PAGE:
Listeners of the Big Phat Morning Show on 92Q (WERQ) got a surprise when they turned on their radios yesterday morning.
The on-air team of Troy Johnson, Marc Clarke and Sonjay, known for its lively discussions of current events, social issues and politics sandwiched between Jay-Z and Chingy tunes, was no longer intact.
In typical radio fashion, the changes came swiftly and silently -- with no on-air explanation offered to listeners. Johnson was told Friday that his contract wouldn't be extended, the longtime DJ said. On Monday and Tuesday of this week, the station played reruns. Sonjay was transferred to a mostly behind-the-scenes production job. And Clarke, who will continue in the morning slot, was joined yesterday by "Pork Chop," another 92Q DJ.
The shake-up was a "business decision," said Howard Mazer, the station's vice president and general manager. Although the show will still include current events and news segments, he added, it needed to move in a different direction.
"We're looking for more laughs and more entertainment and more things like that," Mazer said. "We're talking about what's happening in the clubs and in the community in Baltimore. We're bringing in a person who lives in Baltimore and knows the streets of Baltimore."
For his part, Johnson expressed bewilderment at the station's action. "I think it's an unfortunate decision," he said. "It hurts to no longer be a part of something that was so successful." (Clarke, whose cell phone voice mailbox was full yesterday, could not be reached.)
Some fans of the hip-hop show, which holds the No. 1 slot for urban listeners 18 to 34, aren't buying Mazer's explanation. They wonder if a "new direction" means taking away the seriousness of the show.
"For you to take that away is just showing that it is no longer about the community and educating people, but keeping them entertained, blind, deaf and dumb," said Hassan Giordano, a political strategist and analyst who owns Giordano & Associates and is a fan.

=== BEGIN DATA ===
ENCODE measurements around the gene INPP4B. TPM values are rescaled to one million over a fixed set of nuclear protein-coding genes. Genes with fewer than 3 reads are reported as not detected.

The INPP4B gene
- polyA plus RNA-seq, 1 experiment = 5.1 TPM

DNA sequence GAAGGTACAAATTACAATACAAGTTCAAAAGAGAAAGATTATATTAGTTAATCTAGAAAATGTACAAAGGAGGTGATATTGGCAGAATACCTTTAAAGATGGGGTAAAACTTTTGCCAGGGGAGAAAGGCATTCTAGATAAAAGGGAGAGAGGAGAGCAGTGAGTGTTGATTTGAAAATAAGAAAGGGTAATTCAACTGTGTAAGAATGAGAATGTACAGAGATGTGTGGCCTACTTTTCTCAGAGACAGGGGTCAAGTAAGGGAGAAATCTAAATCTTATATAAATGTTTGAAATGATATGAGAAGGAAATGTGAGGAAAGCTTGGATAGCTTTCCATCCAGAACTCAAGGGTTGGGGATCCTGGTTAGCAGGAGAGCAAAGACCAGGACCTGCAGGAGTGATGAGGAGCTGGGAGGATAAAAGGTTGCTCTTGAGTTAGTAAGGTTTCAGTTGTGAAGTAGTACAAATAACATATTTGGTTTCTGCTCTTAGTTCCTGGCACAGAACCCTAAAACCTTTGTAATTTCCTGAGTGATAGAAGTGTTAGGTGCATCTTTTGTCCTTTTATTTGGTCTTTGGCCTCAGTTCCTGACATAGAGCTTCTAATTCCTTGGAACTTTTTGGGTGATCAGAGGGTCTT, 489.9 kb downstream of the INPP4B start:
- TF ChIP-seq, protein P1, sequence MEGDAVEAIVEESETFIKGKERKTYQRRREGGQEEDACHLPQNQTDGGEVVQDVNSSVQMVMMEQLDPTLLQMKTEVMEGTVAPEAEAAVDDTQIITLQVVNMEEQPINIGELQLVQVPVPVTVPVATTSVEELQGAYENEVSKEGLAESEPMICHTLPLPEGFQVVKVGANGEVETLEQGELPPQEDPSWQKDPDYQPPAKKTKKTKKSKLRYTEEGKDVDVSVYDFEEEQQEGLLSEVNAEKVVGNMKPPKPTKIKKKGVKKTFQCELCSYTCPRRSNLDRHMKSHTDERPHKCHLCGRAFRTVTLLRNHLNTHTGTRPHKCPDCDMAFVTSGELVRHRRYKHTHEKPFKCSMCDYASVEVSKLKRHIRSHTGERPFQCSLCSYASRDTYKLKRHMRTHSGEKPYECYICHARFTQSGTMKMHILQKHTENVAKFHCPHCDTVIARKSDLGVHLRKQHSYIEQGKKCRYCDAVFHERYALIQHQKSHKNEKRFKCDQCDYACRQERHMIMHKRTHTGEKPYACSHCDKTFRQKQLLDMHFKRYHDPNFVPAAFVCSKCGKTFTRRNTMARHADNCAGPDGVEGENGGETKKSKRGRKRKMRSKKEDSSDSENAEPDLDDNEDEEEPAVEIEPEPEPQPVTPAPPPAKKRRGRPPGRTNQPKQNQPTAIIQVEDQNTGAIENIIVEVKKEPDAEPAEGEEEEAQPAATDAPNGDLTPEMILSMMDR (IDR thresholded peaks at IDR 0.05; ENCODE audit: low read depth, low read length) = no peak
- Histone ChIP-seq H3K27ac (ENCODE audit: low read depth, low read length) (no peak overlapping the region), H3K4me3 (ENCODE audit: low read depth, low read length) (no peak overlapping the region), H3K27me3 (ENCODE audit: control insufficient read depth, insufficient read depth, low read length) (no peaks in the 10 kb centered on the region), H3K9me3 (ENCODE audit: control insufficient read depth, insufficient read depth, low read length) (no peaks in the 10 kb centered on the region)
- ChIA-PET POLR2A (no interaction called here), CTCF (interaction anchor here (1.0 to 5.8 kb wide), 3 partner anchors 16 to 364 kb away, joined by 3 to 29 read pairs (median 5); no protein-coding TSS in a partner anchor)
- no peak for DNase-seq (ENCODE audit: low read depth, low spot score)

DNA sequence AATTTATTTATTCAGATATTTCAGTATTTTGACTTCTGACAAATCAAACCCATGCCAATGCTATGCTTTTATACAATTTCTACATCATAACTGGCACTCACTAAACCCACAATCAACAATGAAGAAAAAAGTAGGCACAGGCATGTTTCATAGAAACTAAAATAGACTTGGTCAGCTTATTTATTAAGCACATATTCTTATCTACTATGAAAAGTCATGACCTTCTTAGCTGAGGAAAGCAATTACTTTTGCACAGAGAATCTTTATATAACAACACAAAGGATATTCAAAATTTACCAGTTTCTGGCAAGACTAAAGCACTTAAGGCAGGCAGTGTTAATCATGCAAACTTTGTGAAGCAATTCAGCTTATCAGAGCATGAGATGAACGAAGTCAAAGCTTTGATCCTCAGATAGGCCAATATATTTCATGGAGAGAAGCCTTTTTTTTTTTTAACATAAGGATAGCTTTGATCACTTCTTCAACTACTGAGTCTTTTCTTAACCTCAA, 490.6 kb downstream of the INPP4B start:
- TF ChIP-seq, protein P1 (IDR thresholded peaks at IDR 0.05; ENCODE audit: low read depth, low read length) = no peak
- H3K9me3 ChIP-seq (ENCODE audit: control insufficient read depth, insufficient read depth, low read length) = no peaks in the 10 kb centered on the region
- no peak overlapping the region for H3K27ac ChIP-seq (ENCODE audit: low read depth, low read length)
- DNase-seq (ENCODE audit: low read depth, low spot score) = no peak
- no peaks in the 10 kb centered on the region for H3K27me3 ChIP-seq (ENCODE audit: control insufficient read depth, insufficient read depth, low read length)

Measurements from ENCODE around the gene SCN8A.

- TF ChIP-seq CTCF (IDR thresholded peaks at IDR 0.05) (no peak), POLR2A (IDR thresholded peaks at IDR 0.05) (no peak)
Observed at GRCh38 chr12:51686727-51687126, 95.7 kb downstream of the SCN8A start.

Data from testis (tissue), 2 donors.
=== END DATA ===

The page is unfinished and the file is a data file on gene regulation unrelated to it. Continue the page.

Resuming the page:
Rumors about the impending demise of the Big Phat Morning Show began flying this past summer as Clarke and Johnson's contracts neared their expiration dates. Hassan and other fans in August began circulating a petition titled, "Campaign 2 Keep the Big Phat Intact." The Association of Black Media Workers, to which Johnson and Clarke belong, encouraged its membership to write letters. ABMW President and Maryland Public Television reporter Charles Robinson wondered in a phone interview yesterday if the station was trading the quality of the show for cost cuts.
This kind of outcry is typical when a radio station makes format or on-air talent changes, Mazer said. Another Baltimore station, which, like 92Q, is owned by Radio One, moved popular DJ Tim Watts from the afternoon to midday slot and replaced him with syndicated DJ Michael Baisden. About 100 people wrote complaint letters about the move at 95.9 (WWIN-FM), Mazer said.
The station executive received more than 100 letters and e-mails about the Big Phat Morning Show, but said the numbers represent only a small portion of the station's thousands of listeners.
Although the show is the top in its format, there was room for improvement, he said. Johnson wasn't out in the community and clubs enough, he said.
But Johnson said he made appearances at many clubs, including a three-year stint at Club Choices in Baltimore. He also helped to start many community initiatives, including partnering with the Baltimore Freedom Academy school and the introduction of Big Phat College Tour, which took Baltimore youths to visit historically black colleges.
"I am not a saint or anything. I like entertainment," Johnson said, adding that he hoped the show still feature discussions of serious topics. "But I think there should be balance. Especially in a city like Baltimore where there are so many issues we face every day."
His fans aren't ready to give up. They might have a chance: Pork Chop is on a trial run and has yet to sign a contract.
"I am all for entertainment," said Nolan Rollins, president of the National Urban League Young Professionals, who lobbied on behalf of the 92Q morning show. "I would be the last person to say we should quiet a communication because we don't agree with it. But we should certainly keep talent that ... knows and cares about the community. Troy was one of the reasons I listened to the show. He educated people without them knowing they were being educated."